The employee experience is as critical, if not more critical, than any other priority for leaders today.

“The employee experience includes all those things that equip and enable an employee to do his or her job,” says Chris Powell, CEO of Talmetrix. The employee experience includes how someone perceives themselves within a business given the makeup of teams, the communication styles adopted, employees’ levels of autonomy, the nature of leadership and management, the facilities, the tools, growth opportunities, and all the other entrenched norms and values that shape an organization’s culture.

“The employee experience matters because if people are not fully enabled and equipped to do their jobs in the most efficient and effective way, it has negative consequences on their ability to engage, perform, or produce whatever output it is that’s expected of them,” says Powell. No other factor impacts as many organizational strategies as the customer experience.

Given how employee experience drives performance, productivity, innovation, and retention, how do you ensure it is prioritized?

Here are 4 ways to rethink how you’re approaching the employee experience.

1. Consider the whole person.  

When looking at the experience employees have within an organization, leaders need to start thinking in broader terms. A critical part of the employee experience includes alignment and person/job fit, which happens before an employee is even hired: “Are you aligned to the purpose, mission and values of the organization and do your skills, knowledge and attributes fit the role and job that we need to hire you for? All of that happens before you have even started a new role,” explains Powell.

And once someone is on one of your teams, the experience they have with your organization isn’t just what’s happening 8-5. For many people, work today is “always on,” so any snapshot of the employee experience has to start to move towards a more holistic view of an employee—not just their time spent at their desk.

Josh Bersin describes the state of many modern workforces, writing: “The work environment is highly complex—where we once worked with a team in an office, we now work 24/7 with email, instant messages, conference calls, and mobile devices that have eliminated the barriers between our work and personal lives” (1).

While it can have certain drawbacks, the enhanced connectivity and the blending of our personal and work lives can present its own opportunity for organizations. Ingage Partners, an IT and management consulting firm, celebrates “wins” for employees, including activities and milestones that happen outside of work. “We encourage employees to chase their passion, not just in a professional sense, but also in a personal sense,” says Jessica Noguera, Community Engagement Manager.

As a result, employees live out the company purpose (and business model) throughout their lives, not just at work. Over time, this work environment helps to attract the right kind of talent that is aligned with the B Corporations’s current culture.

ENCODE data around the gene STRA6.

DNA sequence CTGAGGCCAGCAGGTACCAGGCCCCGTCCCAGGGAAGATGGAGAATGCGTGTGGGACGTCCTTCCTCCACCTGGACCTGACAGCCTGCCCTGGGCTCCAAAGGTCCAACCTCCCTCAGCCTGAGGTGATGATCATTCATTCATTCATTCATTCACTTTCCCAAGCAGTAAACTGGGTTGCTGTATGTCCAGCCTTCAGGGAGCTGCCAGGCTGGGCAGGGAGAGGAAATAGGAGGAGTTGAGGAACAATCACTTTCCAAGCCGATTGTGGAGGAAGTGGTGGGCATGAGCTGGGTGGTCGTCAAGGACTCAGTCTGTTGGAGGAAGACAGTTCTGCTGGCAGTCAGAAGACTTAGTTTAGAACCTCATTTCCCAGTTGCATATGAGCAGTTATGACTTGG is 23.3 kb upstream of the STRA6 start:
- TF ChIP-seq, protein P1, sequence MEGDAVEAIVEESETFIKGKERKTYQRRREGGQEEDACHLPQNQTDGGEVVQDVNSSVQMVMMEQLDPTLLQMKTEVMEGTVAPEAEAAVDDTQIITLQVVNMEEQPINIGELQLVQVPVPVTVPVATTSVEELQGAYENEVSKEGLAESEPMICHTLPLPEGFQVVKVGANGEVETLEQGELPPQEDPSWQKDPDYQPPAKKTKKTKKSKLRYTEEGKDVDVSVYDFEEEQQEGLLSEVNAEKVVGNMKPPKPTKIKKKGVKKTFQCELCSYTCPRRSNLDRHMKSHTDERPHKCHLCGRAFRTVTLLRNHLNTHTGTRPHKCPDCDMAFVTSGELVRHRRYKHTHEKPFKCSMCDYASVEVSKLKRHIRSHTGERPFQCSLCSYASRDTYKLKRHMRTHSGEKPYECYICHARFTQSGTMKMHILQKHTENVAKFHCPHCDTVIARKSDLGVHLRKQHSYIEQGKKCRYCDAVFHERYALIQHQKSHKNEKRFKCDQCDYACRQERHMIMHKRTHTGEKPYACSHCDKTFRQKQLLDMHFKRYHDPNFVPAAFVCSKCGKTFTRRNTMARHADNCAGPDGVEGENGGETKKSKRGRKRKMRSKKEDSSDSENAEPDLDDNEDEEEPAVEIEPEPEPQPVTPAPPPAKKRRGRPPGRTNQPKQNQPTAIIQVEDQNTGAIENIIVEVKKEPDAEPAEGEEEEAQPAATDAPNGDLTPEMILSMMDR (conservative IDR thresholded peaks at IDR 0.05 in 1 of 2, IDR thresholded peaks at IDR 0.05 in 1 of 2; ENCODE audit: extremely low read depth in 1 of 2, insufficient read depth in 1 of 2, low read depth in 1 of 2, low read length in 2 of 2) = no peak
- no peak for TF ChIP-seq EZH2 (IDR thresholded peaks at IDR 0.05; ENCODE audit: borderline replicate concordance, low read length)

Celebrating what employees are passionate about across their lives actually helps employees to do their best work, explains Noguera. “You see this play out in our Ripple Report,” shares Noguera. “This is a report we release each year that shows the numbers and activity about how we have made a difference in our community.”

2. Boost employees’ growth opportunities.

“If the business is growing and evolving, yet the company is not doing anything to help individuals acquire new skills to do their job better and faster, eventually two things will happen,” explains Powell. “Either that individual may start to underperform and eventually be rolled out, or that person will disengage and leave.” The costs of hiring and training a new hire can be avoided if the employee has the right growth opportunities and training to support him or her.

Any time a company is evolving or changing their strategy or work processes, it’s an ideal time to train and educate employees so that they can be equipped to do their jobs more effectively, says Powell.

Instead, what tends to happen is that during these times of transition, learning, training and development budgets are cut. “But you’ve got to invest in the people to achieve more during these times,” says Powell.

Examine how you are training and educating your people—both informally and formally, how it aligns with what skills they want to develop, and whether or not that training is meaningful, self-directed and dynamic (1). “Learning opportunities, professional development, and career progression are among the top drivers of employee satisfaction,” writes Bersin in Becoming irresistible: A new model for employee engagement. “Employees under the age of 25 rate professional development as their number one driver of engagement, and this is the number two priority for workers up to age 35” (1).

3. Reduce your blind spots.